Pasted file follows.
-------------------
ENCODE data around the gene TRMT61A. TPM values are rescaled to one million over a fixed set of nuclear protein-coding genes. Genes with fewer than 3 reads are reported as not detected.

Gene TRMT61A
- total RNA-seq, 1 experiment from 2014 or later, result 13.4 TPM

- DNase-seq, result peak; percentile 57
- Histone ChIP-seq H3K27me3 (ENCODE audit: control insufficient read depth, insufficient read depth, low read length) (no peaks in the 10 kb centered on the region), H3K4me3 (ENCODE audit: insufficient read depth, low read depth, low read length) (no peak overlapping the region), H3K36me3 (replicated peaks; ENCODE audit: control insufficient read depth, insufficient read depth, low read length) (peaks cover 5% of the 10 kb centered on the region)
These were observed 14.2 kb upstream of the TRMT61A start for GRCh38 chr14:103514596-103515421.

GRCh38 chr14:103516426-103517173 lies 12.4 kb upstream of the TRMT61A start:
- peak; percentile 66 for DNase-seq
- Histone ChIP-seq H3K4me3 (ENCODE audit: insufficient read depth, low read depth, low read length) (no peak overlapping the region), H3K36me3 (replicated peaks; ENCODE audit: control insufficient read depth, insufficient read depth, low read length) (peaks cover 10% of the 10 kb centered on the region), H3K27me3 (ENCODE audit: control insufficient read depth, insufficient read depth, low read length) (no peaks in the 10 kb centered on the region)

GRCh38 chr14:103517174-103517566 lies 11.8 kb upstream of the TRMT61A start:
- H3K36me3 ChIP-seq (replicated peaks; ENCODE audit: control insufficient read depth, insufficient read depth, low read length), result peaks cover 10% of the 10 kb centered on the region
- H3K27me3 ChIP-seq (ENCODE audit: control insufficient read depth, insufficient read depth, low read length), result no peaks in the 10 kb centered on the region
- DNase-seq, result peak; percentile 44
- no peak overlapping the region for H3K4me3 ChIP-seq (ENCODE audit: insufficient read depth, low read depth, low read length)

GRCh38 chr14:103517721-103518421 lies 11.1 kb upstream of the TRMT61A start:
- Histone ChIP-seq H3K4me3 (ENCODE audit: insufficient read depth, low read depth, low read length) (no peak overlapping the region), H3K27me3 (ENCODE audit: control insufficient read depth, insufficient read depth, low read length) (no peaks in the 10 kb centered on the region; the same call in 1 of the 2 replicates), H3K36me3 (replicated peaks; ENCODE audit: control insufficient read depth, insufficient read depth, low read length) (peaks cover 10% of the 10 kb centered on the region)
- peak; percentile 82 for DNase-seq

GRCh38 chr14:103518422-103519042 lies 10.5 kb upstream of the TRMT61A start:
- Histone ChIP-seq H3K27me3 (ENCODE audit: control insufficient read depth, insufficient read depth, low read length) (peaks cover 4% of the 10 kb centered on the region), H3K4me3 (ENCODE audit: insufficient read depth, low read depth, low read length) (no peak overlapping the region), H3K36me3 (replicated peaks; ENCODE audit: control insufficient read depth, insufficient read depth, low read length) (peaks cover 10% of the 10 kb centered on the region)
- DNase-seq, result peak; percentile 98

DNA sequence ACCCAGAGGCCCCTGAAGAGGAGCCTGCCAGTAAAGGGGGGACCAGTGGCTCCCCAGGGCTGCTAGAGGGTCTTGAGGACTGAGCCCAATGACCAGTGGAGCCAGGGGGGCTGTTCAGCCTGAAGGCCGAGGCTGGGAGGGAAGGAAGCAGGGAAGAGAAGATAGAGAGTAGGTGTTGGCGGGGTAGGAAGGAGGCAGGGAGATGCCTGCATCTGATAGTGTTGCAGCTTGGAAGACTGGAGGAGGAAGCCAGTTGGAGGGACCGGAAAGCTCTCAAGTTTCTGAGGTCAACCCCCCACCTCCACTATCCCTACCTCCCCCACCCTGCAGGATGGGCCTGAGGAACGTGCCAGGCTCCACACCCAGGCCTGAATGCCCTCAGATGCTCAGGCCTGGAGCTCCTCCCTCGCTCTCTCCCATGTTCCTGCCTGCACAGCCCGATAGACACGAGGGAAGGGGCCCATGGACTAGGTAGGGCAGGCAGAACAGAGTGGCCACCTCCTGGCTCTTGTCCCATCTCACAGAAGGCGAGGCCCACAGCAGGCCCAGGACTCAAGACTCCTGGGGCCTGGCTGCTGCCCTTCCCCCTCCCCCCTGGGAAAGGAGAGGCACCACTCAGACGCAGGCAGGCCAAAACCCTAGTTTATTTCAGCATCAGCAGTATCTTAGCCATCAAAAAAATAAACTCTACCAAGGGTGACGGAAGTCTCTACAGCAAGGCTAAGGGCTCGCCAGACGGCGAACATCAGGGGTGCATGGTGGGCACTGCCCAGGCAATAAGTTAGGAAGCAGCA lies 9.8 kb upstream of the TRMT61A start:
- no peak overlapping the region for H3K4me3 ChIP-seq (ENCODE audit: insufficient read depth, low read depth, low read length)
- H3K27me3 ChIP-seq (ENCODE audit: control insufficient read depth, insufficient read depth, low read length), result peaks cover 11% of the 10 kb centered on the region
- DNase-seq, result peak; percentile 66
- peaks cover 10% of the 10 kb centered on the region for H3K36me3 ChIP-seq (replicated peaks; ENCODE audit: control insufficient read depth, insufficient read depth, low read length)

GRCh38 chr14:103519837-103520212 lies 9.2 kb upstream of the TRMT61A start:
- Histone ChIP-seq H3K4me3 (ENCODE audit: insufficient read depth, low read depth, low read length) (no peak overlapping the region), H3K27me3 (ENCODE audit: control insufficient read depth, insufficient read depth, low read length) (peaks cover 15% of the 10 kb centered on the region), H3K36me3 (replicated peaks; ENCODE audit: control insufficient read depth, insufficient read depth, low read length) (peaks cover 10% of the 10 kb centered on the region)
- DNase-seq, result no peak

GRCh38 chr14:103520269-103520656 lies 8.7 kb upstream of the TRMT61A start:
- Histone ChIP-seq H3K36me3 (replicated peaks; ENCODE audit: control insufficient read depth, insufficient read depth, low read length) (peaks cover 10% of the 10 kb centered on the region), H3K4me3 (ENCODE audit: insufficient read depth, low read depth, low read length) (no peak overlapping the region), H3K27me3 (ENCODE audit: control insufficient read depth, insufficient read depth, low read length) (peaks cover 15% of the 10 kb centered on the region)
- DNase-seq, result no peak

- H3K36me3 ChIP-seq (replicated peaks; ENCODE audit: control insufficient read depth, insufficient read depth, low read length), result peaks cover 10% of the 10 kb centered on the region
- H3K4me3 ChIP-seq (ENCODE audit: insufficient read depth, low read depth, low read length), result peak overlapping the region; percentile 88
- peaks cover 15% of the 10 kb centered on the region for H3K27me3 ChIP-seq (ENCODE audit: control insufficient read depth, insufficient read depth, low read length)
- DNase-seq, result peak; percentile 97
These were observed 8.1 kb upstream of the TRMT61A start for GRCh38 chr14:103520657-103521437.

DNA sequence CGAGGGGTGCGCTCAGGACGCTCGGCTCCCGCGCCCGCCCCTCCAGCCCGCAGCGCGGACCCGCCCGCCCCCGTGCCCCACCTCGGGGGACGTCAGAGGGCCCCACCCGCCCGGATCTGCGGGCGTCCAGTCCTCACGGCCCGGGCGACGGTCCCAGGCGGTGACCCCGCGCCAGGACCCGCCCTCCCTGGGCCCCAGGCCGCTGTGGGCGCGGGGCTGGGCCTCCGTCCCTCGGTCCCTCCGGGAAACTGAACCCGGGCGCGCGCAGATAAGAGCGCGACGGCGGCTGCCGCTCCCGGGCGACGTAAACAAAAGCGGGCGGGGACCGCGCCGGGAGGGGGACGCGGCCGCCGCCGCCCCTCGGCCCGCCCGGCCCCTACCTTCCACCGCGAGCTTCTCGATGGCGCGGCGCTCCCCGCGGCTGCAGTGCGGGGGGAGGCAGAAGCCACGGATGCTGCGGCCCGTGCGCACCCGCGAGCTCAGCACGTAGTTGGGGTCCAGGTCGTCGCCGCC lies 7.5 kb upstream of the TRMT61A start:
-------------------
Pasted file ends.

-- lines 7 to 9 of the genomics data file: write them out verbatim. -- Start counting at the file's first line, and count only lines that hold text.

GRCh38 chr14:103516426-103517173 lies 12.4 kb upstream of the TRMT61A start:
- peak; percentile 66 for DNase-seq
- Histone ChIP-seq H3K4me3 (ENCODE audit: insufficient read depth, low read depth, low read length) (no peak overlapping the region), H3K36me3 (replicated peaks; ENCODE audit: control insufficient read depth, insufficient read depth, low read length) (peaks cover 10% of the 10 kb centered on the region), H3K27me3 (ENCODE audit: control insufficient read depth, insufficient read depth, low read length) (no peaks in the 10 kb centered on the region)